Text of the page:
The Nick who had shit his pants at the thought of memorizing lines had done a fairly decent job of it.

And while I wouldn’t exactly call myself actor, I at least felt a participant on that crazy boat.

An example:

My Friday was bad.

I spent the first part of the day learning that I didn’t have to come into work, something that depressed me as it made me feel unwelcome at the office, but that I could read from home the autobiography of a scummy, scuzzy individual whose writing style intersected between the tabloid-journalistic and an act of hairy self-fellatio.

Later, I had what I thought was an information session, but what turned out to be a group interview for jobs at the Apple store, an application I had filled out three months prior and had forgotten about. Working for Apple, I thought, would be a great part-time job, one that would allow me to keep up my cache of cool while actually showing semblance of supporting myself.

I came dressed in jeans and a button-up shirt to a call of “business-casual”, only to find the other people in the room considerably older, more experienced and even better, dressed to the tees. When I was asked about why I would recommend someone I was supposed to have spontaneously interviewed in the group I said his best quality was that:

“He’s friendly and very personable so he made me feel real good when he turned and started talking to me, which I bet he could do in the apple store, since I walk in there and am sometimes daunted by all the technology.”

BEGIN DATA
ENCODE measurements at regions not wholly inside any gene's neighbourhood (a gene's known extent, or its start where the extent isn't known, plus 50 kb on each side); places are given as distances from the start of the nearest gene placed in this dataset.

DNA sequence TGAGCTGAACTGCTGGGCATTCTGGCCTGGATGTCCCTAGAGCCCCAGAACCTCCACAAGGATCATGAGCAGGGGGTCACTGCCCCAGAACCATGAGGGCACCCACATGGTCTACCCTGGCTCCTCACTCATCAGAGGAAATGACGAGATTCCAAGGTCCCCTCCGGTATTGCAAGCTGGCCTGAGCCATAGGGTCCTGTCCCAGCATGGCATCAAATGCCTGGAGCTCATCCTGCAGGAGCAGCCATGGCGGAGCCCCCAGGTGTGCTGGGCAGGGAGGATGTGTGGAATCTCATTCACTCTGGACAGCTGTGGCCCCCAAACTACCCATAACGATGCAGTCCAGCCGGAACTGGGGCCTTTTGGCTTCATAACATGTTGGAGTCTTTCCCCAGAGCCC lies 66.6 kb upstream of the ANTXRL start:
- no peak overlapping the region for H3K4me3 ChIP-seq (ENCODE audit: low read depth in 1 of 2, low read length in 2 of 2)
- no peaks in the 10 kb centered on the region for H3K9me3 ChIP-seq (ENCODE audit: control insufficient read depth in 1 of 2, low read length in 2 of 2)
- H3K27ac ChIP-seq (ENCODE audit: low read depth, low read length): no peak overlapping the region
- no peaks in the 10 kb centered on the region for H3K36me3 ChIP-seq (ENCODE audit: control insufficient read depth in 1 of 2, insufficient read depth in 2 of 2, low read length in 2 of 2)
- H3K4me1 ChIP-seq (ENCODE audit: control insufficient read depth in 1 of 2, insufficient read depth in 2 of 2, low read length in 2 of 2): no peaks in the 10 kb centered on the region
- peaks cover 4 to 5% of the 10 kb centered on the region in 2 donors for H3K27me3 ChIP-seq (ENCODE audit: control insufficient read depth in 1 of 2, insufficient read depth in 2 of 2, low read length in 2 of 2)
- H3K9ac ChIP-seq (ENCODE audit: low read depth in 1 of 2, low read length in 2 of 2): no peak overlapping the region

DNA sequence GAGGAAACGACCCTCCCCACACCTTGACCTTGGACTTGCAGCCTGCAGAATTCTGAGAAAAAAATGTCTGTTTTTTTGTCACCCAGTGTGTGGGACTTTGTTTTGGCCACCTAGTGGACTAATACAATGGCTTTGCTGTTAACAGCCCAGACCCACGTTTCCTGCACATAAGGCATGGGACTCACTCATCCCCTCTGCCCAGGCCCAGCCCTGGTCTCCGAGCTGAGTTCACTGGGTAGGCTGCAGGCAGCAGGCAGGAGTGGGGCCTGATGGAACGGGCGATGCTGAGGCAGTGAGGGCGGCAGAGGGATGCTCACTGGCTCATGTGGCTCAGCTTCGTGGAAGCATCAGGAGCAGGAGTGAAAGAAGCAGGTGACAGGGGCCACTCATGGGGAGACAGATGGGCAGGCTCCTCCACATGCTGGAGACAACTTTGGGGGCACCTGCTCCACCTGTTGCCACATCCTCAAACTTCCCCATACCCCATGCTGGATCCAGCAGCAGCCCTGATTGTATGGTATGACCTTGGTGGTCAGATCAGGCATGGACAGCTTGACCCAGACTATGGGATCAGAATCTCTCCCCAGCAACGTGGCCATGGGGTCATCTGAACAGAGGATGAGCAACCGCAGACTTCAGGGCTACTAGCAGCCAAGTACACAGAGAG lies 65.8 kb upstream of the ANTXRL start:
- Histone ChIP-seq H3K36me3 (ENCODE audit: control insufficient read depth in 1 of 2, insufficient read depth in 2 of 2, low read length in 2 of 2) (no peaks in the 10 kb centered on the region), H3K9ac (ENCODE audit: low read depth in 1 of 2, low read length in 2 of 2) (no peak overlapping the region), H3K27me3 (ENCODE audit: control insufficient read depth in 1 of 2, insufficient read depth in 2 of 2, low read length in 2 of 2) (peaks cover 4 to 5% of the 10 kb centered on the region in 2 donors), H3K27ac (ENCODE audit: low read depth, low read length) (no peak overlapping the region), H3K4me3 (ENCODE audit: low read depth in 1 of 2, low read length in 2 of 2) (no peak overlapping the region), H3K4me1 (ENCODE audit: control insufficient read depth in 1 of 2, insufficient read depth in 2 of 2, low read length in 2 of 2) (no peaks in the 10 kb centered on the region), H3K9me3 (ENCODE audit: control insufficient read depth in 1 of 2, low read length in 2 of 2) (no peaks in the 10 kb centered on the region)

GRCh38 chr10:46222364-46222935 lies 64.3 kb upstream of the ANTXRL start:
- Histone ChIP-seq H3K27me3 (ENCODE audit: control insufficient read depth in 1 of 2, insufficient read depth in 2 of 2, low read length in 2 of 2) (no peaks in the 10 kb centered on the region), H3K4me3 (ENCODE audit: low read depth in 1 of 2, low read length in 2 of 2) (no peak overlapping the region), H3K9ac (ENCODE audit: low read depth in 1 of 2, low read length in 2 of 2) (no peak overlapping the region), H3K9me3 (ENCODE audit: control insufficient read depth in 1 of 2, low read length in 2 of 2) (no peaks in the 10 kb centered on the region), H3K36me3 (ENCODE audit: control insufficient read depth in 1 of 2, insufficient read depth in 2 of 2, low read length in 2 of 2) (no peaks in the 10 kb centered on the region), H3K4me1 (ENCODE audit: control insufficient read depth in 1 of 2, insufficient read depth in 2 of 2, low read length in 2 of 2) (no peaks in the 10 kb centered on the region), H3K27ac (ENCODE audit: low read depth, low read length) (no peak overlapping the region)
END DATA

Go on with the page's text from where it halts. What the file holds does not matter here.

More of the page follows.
Great. So I had just told the team of HR overseers looking to hire that I was “daunted by technology”.

They said they would let us know either way.

The day seem to spiral from there in a haze of package-checking, subway delays, food-flubbing and a visit home that not only entailed a fight with my parents but a notice that I had been unceremoniously rejected from the young playwrights program that I had applied to.

When my parents tried to console me, it only made me feel worse as they consolations felt like the consolations to Nicholas the 16 year-old as opposed to Nicholas the playwright who might actually have had a chance.

When I got to the boat, I felt like shit, I felt tired, I had just been yelled at by my mom for 20 minutes on my walk over from our house to the boat and I felt again unemployed and unemployable, about to do two shows back-to-back for free.

But then it was on, the music began, the show started and I wandered the boat and I disappeared into my character. I was pissed, so Aubrey Black was pissed. I felt misunderstood, so he did too. I had seen the bullshit of fake confidence in that group interview, so that was what I gave in my show down between confidence men.